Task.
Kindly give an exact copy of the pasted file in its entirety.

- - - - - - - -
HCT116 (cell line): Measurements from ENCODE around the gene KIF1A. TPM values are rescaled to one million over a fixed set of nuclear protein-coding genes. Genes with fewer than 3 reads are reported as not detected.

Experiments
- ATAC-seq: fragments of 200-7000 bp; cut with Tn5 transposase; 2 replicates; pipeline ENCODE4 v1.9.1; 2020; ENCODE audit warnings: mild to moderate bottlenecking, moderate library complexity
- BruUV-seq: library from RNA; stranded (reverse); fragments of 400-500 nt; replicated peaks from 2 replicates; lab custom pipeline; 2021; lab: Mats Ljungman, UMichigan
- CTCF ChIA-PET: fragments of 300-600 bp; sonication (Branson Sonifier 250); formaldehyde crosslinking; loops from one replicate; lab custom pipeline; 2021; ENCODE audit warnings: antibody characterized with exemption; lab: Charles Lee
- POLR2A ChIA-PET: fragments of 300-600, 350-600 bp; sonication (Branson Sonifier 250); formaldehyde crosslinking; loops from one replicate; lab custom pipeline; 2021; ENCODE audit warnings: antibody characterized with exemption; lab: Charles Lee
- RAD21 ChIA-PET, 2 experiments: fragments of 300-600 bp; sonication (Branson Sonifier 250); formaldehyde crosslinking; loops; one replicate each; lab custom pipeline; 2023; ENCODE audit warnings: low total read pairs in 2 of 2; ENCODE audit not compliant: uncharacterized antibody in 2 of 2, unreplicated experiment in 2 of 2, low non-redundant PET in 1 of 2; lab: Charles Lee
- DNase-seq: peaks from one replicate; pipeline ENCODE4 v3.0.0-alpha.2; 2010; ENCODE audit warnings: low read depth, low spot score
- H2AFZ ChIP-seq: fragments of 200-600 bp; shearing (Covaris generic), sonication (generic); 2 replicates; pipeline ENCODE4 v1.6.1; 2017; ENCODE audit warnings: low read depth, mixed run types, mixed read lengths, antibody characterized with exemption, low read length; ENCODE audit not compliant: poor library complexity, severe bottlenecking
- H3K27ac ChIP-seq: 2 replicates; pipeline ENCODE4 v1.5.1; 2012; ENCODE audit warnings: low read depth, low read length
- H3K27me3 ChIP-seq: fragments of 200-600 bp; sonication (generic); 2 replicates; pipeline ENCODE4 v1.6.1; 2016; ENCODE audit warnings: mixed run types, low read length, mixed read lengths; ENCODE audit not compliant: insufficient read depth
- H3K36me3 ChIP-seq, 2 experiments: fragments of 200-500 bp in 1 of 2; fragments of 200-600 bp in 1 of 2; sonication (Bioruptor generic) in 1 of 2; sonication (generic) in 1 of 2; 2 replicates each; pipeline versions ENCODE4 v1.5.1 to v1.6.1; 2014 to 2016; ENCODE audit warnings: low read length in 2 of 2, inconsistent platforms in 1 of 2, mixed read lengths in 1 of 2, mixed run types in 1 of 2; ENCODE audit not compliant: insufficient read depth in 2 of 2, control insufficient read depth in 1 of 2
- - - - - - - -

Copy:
HCT116 (cell line): Measurements from ENCODE around the gene KIF1A. TPM values are rescaled to one million over a fixed set of nuclear protein-coding genes. Genes with fewer than 3 reads are reported as not detected.

Experiments
- ATAC-seq: fragments of 200-7000 bp; cut with Tn5 transposase; 2 replicates; pipeline ENCODE4 v1.9.1; 2020; ENCODE audit warnings: mild to moderate bottlenecking, moderate library complexity
- BruUV-seq: library from RNA; stranded (reverse); fragments of 400-500 nt; replicated peaks from 2 replicates; lab custom pipeline; 2021; lab: Mats Ljungman, UMichigan
- CTCF ChIA-PET: fragments of 300-600 bp; sonication (Branson Sonifier 250); formaldehyde crosslinking; loops from one replicate; lab custom pipeline; 2021; ENCODE audit warnings: antibody characterized with exemption; lab: Charles Lee
- POLR2A ChIA-PET: fragments of 300-600, 350-600 bp; sonication (Branson Sonifier 250); formaldehyde crosslinking; loops from one replicate; lab custom pipeline; 2021; ENCODE audit warnings: antibody characterized with exemption; lab: Charles Lee
- RAD21 ChIA-PET, 2 experiments: fragments of 300-600 bp; sonication (Branson Sonifier 250); formaldehyde crosslinking; loops; one replicate each; lab custom pipeline; 2023; ENCODE audit warnings: low total read pairs in 2 of 2; ENCODE audit not compliant: uncharacterized antibody in 2 of 2, unreplicated experiment in 2 of 2, low non-redundant PET in 1 of 2; lab: Charles Lee
- DNase-seq: peaks from one replicate; pipeline ENCODE4 v3.0.0-alpha.2; 2010; ENCODE audit warnings: low read depth, low spot score
- H2AFZ ChIP-seq: fragments of 200-600 bp; shearing (Covaris generic), sonication (generic); 2 replicates; pipeline ENCODE4 v1.6.1; 2017; ENCODE audit warnings: low read depth, mixed run types, mixed read lengths, antibody characterized with exemption, low read length; ENCODE audit not compliant: poor library complexity, severe bottlenecking
- H3K27ac ChIP-seq: 2 replicates; pipeline ENCODE4 v1.5.1; 2012; ENCODE audit warnings: low read depth, low read length
- H3K27me3 ChIP-seq: fragments of 200-600 bp; sonication (generic); 2 replicates; pipeline ENCODE4 v1.6.1; 2016; ENCODE audit warnings: mixed run types, low read length, mixed read lengths; ENCODE audit not compliant: insufficient read depth
- H3K36me3 ChIP-seq, 2 experiments: fragments of 200-500 bp in 1 of 2; fragments of 200-600 bp in 1 of 2; sonication (Bioruptor generic) in 1 of 2; sonication (generic) in 1 of 2; 2 replicates each; pipeline versions ENCODE4 v1.5.1 to v1.6.1; 2014 to 2016; ENCODE audit warnings: low read length in 2 of 2, inconsistent platforms in 1 of 2, mixed read lengths in 1 of 2, mixed run types in 1 of 2; ENCODE audit not compliant: insufficient read depth in 2 of 2, control insufficient read depth in 1 of 2